Andrew Reeder arrived back in Kansas at the end of June, 1855, and put pen to paper to explain himself to William Marcy, Secretary of State. Given that the authorities in Washington had already read his letter to Manypenny and found it unpersuasive, he had some work to do. He began by stating the problem:
I am thus put upon my defense to two separate charges: First, the purchase of half-breed Kansas lands; and secondly, other speculations in lands of the territory, apparently in violation of acts of Congress and regulations of the departments.
The very general manner in which these charges are stated, the entire absence of any specification on which to make a point or raise an issue and the omission to state in what particular the President sees any wrong to have been committed, and what act of Congress or regulation of the department has been violated, are matters of regret and embarrassment to me; because they preclude confidence in the pertinence of my reply. I need not inform so eminent a jurist as yourself how impossible it is, in matters of crimination and defense, to attain justice and truth without a distinct and unequivocal specification of the charge on the one side, and a direct, full, and pointed answer to it, on the other.
I have Marcy’s letter to Reeder. He demanded explanations “with reference to purchase of Kansas half-breed reservations” and “also to other speculations by you of lands in the territory, apparently in violation of acts of Congress and regulations of the department.”
Reeder addressed the Kaw lands in his letter to Manypenny. Other speculations could mean anything, though Pawnee makes for a good guess. In either event, Marcy declined to specify just how Reeder had broken the law. Nor did he specify what law the Governor broke. While Reeder, a lawyer we must remember, probably played a bit dumb here one must grant the point that apparently no one had told him just what he had done wrong. Should he waste time or incriminate himself by defending against something not yet charged?
Still, Reeder had what he had. In the case of the Kaw lands, Reeder had an excellent defense entirely independent of whether he had dealt legally with the men who owned them:
I have to say that I have purchased no such lands at all. With others, I have only agreed to purchase them in case the contemplated purchase shall receive the sanction and approbation of the President; and this, in my opinion, is a material and substantial difference. Until the President, by his approbation, and the vendors by the execution of their deeds, consummate the contract, it precludes us from any interest in the land, and even the privilege of entering upon, or possessing it. Vendors and vendees, until then, preserve all their rights unchanged and unaffected; and if the President shall not assent to the contracts, it will be the same as though they had never been made. If there is any wrong in the matter, it is not a wrong committed, but at most only a wrong attempted, and in the face of all probability, a wrong which we expect to be sanctioned by the President.
Reeder maintained this from the very start. Even had he proposed to swindle the Kaw out of their lands, no transfer took place. None could take place without Manypenny’s and Pierce’s signatures, which had not come. He could not do that wrong without their cooperation, which they had withheld. Therefore he remained innocent even if they had the right of everything else about the deal. If they wanted to stop dastardly Andrew Reeder, they need only refrain from signing off on the contract, as they had already done.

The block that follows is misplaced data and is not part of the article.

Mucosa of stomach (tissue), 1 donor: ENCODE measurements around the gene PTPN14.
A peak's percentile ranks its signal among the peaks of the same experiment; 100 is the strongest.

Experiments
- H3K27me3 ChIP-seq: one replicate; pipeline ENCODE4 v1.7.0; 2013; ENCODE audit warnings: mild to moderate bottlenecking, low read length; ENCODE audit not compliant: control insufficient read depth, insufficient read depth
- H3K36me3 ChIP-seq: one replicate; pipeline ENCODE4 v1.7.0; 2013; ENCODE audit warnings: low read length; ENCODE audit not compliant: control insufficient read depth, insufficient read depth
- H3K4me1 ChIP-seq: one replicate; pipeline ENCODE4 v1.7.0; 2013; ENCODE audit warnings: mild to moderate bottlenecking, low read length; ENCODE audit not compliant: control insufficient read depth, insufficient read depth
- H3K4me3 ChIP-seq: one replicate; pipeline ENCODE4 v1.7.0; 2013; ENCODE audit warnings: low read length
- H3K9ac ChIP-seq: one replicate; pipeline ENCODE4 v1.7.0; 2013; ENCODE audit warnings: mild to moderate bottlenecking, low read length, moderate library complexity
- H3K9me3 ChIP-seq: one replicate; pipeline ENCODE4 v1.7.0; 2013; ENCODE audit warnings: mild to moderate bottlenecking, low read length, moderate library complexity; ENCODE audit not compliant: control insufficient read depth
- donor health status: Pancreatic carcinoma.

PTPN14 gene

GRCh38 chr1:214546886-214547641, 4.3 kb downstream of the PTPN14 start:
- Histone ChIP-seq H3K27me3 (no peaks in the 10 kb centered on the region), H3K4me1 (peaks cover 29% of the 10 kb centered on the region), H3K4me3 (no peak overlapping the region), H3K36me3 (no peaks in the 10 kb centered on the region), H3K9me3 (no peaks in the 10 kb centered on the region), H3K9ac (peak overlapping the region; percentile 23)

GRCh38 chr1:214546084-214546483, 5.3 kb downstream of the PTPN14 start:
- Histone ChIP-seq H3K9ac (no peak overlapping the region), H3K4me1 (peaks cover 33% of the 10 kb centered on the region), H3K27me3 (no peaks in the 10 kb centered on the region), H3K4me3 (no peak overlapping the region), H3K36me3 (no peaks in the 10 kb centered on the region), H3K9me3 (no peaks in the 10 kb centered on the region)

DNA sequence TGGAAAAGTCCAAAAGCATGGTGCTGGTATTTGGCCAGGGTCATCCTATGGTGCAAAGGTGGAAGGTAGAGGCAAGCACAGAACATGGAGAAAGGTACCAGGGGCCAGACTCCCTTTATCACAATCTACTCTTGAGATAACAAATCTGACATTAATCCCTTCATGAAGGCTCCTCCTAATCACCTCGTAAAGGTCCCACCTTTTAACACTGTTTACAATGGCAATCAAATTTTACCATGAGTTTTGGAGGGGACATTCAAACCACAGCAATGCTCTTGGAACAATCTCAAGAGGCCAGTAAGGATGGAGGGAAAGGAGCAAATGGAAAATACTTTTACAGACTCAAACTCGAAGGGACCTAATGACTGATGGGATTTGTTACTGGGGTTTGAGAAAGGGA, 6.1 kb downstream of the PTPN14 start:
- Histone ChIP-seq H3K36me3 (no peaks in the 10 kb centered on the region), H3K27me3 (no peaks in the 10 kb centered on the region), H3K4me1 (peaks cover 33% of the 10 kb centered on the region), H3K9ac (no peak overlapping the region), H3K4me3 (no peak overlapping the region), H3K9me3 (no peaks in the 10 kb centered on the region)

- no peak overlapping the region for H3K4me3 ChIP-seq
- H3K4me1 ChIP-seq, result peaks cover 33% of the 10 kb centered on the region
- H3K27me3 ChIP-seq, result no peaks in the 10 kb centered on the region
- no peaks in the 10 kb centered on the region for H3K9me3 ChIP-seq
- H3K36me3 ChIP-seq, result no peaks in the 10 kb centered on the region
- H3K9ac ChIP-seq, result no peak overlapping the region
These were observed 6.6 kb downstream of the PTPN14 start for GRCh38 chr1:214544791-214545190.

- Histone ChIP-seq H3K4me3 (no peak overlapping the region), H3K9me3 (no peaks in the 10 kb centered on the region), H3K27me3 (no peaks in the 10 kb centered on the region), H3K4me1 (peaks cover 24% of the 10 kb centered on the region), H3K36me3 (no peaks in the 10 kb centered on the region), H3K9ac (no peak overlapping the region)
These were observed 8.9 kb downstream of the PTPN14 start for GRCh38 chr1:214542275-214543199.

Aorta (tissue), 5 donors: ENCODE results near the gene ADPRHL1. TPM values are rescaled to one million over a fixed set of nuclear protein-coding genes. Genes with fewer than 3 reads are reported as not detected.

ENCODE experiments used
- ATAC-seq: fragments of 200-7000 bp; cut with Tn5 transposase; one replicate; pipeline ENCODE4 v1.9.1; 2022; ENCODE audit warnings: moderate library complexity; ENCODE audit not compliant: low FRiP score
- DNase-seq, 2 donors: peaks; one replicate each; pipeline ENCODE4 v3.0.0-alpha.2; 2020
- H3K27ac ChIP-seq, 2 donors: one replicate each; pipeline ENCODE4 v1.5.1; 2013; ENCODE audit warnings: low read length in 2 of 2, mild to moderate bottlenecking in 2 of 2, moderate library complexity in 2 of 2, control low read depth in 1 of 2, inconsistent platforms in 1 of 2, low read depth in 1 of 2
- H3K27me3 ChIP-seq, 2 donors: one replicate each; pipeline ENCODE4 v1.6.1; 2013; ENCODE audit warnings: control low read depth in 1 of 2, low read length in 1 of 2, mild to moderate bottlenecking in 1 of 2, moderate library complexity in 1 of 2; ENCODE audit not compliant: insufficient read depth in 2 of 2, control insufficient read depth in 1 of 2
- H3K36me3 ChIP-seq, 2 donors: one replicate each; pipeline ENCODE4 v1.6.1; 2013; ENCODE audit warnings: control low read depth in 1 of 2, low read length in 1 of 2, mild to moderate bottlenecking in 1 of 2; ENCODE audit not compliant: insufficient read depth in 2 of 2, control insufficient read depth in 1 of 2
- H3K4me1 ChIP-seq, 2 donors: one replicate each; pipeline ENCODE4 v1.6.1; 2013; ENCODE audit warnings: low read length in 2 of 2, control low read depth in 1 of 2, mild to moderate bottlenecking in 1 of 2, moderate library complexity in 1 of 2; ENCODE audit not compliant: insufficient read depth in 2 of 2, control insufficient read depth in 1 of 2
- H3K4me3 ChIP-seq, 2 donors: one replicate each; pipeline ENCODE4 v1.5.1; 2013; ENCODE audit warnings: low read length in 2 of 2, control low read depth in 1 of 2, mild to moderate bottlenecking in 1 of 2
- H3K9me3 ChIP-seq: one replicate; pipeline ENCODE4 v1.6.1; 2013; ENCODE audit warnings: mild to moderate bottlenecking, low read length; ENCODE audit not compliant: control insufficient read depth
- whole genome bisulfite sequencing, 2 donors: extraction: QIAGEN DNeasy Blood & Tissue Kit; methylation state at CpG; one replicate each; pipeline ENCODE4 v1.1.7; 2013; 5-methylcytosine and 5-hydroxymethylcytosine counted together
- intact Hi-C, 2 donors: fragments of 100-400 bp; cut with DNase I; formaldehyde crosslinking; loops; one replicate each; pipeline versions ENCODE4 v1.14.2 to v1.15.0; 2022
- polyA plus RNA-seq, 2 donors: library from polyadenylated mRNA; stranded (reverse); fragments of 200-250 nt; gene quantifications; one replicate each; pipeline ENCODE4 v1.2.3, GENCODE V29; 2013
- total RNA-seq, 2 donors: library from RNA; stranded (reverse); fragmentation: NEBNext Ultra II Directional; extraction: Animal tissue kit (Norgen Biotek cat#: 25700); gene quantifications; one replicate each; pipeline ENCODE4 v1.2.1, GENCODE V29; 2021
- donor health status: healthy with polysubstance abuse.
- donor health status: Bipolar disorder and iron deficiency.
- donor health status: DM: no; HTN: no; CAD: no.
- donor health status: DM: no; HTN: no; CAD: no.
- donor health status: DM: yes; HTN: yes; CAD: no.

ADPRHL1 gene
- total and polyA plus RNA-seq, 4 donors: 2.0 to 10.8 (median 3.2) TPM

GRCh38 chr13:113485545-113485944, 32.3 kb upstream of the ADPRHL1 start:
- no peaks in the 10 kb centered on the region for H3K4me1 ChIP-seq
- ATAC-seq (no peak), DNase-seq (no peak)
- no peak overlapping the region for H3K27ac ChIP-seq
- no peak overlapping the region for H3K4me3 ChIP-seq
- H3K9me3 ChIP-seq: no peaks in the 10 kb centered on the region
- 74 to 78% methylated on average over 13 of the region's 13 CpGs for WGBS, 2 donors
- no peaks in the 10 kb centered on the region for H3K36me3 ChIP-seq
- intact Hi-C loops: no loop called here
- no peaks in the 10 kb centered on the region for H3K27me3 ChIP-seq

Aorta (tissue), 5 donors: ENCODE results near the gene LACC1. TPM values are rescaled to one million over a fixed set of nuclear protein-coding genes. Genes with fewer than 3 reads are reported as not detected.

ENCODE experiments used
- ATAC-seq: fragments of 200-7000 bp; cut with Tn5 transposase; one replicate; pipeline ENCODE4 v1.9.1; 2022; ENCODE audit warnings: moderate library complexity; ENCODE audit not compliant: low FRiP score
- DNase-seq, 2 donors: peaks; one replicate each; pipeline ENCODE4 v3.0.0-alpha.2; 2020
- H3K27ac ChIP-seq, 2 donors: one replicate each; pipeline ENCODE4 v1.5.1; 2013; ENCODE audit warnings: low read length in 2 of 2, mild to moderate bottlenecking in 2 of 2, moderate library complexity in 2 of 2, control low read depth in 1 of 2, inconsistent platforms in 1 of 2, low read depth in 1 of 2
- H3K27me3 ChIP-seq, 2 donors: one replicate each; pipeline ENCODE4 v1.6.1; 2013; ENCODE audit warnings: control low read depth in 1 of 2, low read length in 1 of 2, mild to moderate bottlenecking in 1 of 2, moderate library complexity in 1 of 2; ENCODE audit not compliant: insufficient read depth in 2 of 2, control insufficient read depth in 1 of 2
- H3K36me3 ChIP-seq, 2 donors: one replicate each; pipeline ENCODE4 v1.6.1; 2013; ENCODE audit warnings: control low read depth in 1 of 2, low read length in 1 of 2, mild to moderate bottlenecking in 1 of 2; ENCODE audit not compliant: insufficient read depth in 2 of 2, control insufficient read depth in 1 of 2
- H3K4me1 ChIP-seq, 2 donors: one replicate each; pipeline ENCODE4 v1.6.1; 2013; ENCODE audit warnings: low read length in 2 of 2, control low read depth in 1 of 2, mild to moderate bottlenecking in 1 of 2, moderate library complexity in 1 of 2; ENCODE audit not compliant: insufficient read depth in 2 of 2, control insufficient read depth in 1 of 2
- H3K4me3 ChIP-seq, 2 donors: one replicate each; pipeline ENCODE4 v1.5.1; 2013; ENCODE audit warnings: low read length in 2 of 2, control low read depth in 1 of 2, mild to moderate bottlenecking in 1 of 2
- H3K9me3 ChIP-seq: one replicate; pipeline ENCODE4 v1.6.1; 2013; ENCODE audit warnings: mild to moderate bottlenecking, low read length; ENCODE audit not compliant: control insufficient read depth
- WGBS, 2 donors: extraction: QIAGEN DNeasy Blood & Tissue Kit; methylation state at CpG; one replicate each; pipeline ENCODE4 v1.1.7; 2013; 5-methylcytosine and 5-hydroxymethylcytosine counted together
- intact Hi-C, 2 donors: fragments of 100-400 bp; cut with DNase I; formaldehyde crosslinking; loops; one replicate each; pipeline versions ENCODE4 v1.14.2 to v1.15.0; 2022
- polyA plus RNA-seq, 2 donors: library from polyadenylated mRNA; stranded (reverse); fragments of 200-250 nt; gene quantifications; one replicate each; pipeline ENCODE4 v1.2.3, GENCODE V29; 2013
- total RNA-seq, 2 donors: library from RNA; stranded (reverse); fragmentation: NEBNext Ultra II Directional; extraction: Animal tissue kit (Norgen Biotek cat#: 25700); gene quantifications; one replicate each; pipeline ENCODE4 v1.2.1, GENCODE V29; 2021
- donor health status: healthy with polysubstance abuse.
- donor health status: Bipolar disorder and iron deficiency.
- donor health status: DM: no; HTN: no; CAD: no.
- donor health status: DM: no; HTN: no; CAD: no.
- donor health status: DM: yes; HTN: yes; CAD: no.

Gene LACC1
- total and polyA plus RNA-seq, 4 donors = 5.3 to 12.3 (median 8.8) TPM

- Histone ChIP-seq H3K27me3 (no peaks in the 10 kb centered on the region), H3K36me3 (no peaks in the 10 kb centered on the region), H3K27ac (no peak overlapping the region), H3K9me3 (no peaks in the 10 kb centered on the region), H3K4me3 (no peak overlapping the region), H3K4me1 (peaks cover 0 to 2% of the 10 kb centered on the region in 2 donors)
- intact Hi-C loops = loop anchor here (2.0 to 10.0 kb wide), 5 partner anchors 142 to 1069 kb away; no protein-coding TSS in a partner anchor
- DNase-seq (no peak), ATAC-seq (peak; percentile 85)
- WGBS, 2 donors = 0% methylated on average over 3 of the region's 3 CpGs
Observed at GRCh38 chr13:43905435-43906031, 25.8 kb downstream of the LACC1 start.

One struggles to see what Reeder intended to slip past both men given he submitted the contracts to them in full accordance with usual practice. On receiving a denial with listed causes, he resubmitted
to supply the formal deficiencies, and, in the beginning of May last, again laid the papers before the President, with an argument and brief from myself, to prove from the opinions of attorneys-general and the decisions of the supreme court that the vendors had a right to sell; depositions proving their identity, their competency to manage their own affairs, and the value of the land; proof that the matter had been brought to the notice of the Indian agent, and that he had made no objection; to which I add now my own assertion that I distinctly stated to him that we had agreed to purchase one tract, and would endeavor to contract for others; and although Mr. Clarke denies in a general way that the matter was brought before him, he is contradicted by my allegation and the deposition of a disinterested witness.
This all sounds very much like due diligence. We have only Reeder’s word versus Clarke’s on his initial approval of the contract, and Clarke did go on to recommend Manypenny reject it, but the contents of his submission to the relevant authorities do not seem like something even the most brazen fraud would try to slip past people who had the papers at their disposal.
But what about the contents of those documents? What if the territorial officials and courts made a mistake? Given the primitive state of land survey in Kansas, often to the point of none at all, mistakes and disputes about who owned what tract of land, where reservations ended, literally came with the territory. They could have happened to anyone and one should not attribute such errors to malice. Thus, Reeder maintained, such a mistake simply did not warrant his removal.